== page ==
Most of my work is done by hand and I use lots of different kinds of stitches, depending on what strikes my fancy at the time. I could probably spend a whole month on freestyle, explaining my process and the different kinds of stitches I use, but I'd rather show you some of what I've done. The one on the right is mainly in chain stitch. which is quick and easy and can cover a large area in a short amount of time.
The one above uses satin stitch. I was going for a Hungarian sort of design, which makes use of satin stitch quite a bit. The hardest part is making the edges of satin stitch look nice and if you do some sort of outline, that neatens things up pretty well.
This sashiko-inspired design is nothing more than running stitch with a few little French knots. The stitching itself is as easy as it gets, though the design can get pretty complicated.
This one uses a combination of several different kinds of stitches, including a double herringbone that was done so small that I realized that I either needed to either make bigger stitches or get some reading glasses. It makes my eyes hurt just thinking about it. To get the feathered effect, I mainly did feather stitches and cross stitches.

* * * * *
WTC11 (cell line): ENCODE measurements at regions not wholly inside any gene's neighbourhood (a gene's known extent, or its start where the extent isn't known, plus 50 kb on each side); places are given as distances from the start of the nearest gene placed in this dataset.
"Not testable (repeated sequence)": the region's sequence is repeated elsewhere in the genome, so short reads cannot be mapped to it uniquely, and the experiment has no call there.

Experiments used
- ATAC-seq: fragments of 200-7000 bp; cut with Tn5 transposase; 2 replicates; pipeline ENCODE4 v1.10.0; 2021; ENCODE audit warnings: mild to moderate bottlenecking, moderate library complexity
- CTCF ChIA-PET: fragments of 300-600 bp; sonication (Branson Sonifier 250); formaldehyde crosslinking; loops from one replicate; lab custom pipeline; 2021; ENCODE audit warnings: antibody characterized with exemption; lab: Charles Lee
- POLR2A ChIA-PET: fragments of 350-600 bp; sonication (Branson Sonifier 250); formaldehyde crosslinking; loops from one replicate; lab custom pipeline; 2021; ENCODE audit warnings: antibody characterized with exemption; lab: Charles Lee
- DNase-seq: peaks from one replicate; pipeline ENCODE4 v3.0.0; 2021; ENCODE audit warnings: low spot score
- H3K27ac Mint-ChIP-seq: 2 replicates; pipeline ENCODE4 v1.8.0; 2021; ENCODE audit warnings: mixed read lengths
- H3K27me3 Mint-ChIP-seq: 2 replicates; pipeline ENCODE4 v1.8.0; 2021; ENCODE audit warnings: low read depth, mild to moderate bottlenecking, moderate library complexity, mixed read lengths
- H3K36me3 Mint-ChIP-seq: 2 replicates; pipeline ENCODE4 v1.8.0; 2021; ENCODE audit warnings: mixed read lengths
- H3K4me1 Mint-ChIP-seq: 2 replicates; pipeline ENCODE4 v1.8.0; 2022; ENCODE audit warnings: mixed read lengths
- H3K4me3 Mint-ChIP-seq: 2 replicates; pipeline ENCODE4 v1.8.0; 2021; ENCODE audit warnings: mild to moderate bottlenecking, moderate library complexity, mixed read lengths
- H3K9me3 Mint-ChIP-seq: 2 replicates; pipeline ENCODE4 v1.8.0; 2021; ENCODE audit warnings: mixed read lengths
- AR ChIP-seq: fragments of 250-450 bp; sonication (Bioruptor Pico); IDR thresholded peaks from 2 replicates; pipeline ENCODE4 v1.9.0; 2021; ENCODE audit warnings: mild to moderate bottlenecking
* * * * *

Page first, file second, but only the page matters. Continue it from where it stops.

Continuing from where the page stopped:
There are lots more, but those are enough to get you started. My go-to reference has always been The Reader's Digest Complete Guide to Needlework and if you don't have one, I highly recommend this one as essential to your needlework library.
Using a marking pen or pencil that washes out, you can free-draw whatever design pleases you and it doesn't have to be super complicated. Sometimes a simple design is all you need. Barring that, there are patterns that can be traced or ironed-on. Lately, I've taken to perusing the British Library's Flickr account. Those images are in the public domain and there are lots of interesting things that can be found there.
I've done a little in chain stitch and running stitch so far.
I could go on, but we'd be here forever. This is probably my favorite of the needle arts and one that's pretty easy to do if you start with a simple design and one or two basic stitches.